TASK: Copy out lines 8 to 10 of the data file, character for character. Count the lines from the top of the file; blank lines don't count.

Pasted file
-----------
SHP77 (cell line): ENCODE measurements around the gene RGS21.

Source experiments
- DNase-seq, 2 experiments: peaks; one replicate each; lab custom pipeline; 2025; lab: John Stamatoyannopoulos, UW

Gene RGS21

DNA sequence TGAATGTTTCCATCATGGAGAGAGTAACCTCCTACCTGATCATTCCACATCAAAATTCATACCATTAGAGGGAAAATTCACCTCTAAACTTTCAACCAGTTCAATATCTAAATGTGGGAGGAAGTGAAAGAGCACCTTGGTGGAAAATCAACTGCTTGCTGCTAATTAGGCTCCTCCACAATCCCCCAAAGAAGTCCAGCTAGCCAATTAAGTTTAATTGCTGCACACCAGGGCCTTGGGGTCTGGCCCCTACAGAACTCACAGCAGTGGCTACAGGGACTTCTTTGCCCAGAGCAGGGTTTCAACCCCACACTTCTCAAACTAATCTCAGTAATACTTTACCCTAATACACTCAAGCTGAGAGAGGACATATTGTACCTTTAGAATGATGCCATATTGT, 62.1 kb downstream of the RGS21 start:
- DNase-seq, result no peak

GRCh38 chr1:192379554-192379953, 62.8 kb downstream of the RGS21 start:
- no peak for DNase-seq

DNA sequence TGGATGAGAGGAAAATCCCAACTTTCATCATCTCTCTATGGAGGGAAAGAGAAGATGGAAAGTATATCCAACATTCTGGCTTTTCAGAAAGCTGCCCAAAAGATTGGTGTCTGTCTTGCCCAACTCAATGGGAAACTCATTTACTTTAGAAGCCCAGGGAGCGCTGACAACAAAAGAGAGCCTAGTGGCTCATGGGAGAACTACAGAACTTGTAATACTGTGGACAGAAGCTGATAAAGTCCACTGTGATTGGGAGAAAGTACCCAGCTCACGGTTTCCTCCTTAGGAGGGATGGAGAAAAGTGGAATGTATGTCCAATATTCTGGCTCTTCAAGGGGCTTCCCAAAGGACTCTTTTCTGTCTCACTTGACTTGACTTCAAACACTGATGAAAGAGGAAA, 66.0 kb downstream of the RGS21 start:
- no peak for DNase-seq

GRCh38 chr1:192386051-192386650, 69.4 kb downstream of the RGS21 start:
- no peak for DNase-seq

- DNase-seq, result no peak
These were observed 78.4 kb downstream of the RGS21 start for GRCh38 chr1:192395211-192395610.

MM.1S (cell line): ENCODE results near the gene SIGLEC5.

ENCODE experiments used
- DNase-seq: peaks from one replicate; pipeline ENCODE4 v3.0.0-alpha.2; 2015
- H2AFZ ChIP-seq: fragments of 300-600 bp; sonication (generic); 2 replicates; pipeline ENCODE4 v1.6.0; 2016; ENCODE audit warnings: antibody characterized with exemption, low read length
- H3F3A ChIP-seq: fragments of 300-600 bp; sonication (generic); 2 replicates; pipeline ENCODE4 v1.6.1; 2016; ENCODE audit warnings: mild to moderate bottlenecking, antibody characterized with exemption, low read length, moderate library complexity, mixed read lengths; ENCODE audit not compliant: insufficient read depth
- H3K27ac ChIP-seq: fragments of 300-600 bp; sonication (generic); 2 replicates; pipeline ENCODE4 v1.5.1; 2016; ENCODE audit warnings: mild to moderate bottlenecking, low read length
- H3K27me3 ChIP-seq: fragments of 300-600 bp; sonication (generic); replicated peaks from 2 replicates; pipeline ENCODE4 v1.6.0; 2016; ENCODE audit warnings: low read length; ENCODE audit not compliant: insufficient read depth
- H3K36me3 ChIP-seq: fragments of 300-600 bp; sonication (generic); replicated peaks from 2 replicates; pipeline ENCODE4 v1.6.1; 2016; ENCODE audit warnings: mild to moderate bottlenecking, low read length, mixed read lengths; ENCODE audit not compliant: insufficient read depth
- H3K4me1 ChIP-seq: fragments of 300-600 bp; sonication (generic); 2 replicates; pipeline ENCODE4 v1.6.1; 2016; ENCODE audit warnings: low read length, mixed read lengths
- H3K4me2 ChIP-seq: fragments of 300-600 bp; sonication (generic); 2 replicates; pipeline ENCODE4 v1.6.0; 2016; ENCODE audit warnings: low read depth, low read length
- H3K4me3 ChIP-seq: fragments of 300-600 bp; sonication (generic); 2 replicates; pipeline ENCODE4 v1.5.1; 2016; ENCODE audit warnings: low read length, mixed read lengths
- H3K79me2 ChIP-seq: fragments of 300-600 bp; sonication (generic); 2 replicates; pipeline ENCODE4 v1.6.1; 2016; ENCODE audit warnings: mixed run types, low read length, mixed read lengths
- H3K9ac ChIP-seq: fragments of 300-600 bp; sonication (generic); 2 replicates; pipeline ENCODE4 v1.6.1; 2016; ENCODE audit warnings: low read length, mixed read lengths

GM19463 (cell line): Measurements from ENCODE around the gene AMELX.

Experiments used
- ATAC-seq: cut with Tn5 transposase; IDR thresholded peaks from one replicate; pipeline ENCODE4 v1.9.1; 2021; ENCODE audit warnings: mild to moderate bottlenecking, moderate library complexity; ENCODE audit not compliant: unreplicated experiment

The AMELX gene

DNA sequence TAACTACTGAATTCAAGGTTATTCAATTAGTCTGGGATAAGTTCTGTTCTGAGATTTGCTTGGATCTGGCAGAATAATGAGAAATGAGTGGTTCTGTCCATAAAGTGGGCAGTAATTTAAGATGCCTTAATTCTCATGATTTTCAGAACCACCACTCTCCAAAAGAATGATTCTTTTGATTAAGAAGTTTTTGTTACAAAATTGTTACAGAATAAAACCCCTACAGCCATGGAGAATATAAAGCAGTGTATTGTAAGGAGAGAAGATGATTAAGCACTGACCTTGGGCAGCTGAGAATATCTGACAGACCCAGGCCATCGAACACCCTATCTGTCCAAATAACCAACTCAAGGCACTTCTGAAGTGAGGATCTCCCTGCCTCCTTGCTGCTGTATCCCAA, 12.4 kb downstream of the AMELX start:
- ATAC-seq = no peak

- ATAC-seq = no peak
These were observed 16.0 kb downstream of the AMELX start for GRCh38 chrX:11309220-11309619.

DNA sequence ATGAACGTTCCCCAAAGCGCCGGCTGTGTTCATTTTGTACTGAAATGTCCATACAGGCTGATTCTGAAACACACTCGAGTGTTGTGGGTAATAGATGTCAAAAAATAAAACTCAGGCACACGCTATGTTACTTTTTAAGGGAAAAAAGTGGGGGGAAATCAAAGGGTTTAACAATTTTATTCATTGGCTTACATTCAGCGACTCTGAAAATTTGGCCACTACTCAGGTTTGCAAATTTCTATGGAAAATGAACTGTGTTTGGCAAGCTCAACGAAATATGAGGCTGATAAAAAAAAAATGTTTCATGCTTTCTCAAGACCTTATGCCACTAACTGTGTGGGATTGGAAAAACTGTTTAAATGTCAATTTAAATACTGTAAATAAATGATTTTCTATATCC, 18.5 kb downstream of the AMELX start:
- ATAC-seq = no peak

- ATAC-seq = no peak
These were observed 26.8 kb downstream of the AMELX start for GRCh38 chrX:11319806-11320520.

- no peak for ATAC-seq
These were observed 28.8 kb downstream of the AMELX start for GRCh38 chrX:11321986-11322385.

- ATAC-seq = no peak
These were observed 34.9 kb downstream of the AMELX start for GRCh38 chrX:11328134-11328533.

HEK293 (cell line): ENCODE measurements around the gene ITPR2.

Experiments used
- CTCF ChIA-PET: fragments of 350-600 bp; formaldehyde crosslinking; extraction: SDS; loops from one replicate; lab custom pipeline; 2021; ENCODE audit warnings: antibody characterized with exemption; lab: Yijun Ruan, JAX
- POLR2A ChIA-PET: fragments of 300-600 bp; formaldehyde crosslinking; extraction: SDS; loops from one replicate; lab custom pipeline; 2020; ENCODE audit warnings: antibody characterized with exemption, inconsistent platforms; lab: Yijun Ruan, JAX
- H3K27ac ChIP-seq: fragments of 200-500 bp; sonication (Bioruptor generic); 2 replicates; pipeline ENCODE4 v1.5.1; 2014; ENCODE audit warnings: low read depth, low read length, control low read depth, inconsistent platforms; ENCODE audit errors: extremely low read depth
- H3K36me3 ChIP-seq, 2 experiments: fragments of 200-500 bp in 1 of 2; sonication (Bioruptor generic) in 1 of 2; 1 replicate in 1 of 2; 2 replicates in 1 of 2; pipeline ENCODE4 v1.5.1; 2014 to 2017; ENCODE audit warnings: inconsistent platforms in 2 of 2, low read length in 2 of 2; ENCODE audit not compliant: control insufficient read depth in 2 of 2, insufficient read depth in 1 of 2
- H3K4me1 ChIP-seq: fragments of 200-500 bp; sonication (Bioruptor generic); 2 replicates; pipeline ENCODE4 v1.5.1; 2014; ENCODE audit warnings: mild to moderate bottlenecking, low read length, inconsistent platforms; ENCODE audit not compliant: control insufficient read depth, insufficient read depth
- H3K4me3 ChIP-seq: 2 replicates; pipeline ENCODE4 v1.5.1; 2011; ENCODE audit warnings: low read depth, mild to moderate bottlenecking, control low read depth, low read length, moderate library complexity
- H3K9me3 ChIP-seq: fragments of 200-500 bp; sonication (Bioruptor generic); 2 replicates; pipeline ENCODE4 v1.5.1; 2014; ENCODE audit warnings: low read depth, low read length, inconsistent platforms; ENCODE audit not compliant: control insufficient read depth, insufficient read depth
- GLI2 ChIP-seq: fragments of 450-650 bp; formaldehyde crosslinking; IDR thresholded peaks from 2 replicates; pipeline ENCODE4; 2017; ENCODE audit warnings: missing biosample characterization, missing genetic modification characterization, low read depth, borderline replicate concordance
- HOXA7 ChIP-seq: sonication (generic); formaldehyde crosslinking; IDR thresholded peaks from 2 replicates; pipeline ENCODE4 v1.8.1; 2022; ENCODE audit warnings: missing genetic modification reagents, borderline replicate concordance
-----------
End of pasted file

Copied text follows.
- no peak for DNase-seq

DNA sequence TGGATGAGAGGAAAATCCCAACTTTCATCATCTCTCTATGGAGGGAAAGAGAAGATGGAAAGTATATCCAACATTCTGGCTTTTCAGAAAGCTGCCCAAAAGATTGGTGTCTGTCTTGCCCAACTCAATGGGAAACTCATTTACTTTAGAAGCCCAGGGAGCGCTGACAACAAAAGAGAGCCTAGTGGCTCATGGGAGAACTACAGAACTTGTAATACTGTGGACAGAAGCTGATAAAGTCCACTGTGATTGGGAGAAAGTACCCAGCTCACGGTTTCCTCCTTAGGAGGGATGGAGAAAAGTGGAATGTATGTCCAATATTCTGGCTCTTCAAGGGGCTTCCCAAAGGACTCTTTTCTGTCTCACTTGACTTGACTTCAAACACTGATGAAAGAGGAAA, 66.0 kb downstream of the RGS21 start:
- no peak for DNase-seq